These dark days, I am filling the role of bereavement and casualty official for the southern district school system. I contact Joma, the impressive superintendent for the Bedouin schools in the Negev, to ask him how I can pay a condolence call to the Bedouin community. I want to pay my respects to the Bedouin schoolchildren murdered during the intense rocket attacks the week before.
Joma listens for a moment. Then says emphatically, you must visit them! It is very important to them. It will be an honor for them. I’m coming to Beersheva right now to take you in my jeep.
We set off, driving on winding roads, down dirt paths, climbing between hills and scattered huts. On the way, Joma explains to me that Jews and Bedouin have a blood pact dating back to the days of the Palmach, Israel’s pre-state fighting force. And today, he says, this alliance is strengthened.
We arrive at the first mourning tent, set up between tins huts and sheep. A line of barefoot men, eyes red from crying, are standing outside in the sun, waiting for us. Salaam alaikum, handshakes, blessings, and a hand on the heart to signify pain and consolation.
Joma and I pay our respects sitting cross-legged on the colorful woven carpet, while the mourners are on their knees. One of the children approaches us with bottles of water, the second brings dates, and the third comes with a finjan pot of bitter black coffee.
I hear about the two children killed by a rocket blast that hit them in the hut where they were playing. Where was the hut, I ask. Here, and they point to the square outside the mourning tent where we are sitting.
We get back in the jeep, and Joma explains to me that mine was the only visit from a state representative to the bereaved families, so they are all very touched, even though the traditional three days of mourning have already passed. It dawns on me that the entire State of Israel is resting on my shoulders and I am its representative.
We travel to the next mourning tent, and to the one after that. From there we drive to a more settled village, arriving at the mourning tent where the council head, three sheikhs and the qadi religious judge are standing outside waiting for us, while the mourners wait standing inside, their red eyes full of painful tears. And with all the pain, I cannot ignore their pride that a representative of the state has come to honor them, and also the moving words repeated over and over – words of faith in the Creator of the world. “Kul maktub.” Everything is written.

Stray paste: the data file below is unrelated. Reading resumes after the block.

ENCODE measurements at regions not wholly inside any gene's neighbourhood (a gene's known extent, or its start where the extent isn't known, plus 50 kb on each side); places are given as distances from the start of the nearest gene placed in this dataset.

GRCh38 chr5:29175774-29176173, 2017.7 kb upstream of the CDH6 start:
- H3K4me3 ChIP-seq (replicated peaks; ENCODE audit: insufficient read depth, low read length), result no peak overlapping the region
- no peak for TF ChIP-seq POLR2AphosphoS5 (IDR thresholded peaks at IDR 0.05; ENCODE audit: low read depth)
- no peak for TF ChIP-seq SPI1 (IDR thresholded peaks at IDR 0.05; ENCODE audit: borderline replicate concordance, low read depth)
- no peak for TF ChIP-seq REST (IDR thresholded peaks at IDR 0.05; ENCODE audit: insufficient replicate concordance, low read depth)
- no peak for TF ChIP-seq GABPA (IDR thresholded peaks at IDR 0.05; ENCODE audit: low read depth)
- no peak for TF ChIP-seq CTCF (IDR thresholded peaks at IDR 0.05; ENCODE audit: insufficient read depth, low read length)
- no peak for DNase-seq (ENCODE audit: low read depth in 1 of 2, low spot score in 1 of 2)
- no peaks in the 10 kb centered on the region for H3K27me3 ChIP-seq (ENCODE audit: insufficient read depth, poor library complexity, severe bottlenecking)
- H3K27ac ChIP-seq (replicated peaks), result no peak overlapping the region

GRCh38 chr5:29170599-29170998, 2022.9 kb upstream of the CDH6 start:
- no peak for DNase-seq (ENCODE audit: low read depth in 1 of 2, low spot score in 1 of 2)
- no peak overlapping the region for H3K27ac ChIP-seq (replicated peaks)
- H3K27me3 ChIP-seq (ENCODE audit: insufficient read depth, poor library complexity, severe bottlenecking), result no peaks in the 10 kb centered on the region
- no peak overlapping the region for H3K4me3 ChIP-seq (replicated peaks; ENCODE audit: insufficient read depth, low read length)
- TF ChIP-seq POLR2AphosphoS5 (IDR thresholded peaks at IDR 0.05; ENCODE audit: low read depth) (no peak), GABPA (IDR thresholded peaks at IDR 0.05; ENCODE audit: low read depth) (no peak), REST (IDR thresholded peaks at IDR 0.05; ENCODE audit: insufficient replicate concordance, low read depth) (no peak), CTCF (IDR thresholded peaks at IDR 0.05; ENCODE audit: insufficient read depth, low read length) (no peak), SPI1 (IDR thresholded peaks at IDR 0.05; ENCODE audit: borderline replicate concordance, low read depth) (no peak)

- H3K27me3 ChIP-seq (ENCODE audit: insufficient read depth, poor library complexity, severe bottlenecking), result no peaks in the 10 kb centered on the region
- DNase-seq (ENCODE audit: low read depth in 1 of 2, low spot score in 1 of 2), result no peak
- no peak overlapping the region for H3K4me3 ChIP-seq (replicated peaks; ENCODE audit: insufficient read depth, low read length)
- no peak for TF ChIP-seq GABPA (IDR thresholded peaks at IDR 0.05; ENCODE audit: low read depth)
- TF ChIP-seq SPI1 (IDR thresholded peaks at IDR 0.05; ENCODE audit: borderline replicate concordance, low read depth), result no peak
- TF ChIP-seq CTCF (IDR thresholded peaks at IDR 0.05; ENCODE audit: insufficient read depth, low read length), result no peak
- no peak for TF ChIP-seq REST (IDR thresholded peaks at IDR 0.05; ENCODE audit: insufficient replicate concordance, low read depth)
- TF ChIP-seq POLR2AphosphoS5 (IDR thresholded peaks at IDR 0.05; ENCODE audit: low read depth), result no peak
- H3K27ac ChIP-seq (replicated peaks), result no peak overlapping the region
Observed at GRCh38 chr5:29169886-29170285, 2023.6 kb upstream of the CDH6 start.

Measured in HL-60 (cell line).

One of the sheikhs asks permission to sit next to me. In broken Hebrew, he tells me of the horrors Hamas committed that cursed Saturday. One woman from the community was working out in the fields, dressed in her long black traditional, modest robe. Hamas terrorists shot 42 bullets into her and then further mutilated her body, he tells me. They found her lying like that and brought her to burial as well.
I see that you too are a religious person, he says. Do such actions respect our faith in Allah? These are animals, he concludes. Inhuman animals of prey.
At the sixth mourning tent, I was already tired and full of water and coffee. But nothing prepared me for what I saw there. Outside the house were two overturned, charred vehicles. When a rocket hit them, they burst into flames, killing the little girl who was playing nearby. The mourning tent literally faces out onto the spot where the missile landed, and the damage is visible to every visitor who comes to comfort the mourners. The father looks at me, pained and drawing some consolation from his remaining children, who sit with him. Silence prevails.
Joma gives me a lift back to my car in Beersheva, and just as we’re parting there’s a siren. We get out of the car and prostrate ourselves on the ground. Another missile hits one of the scattered Bedouin communities. This time there are no casualties.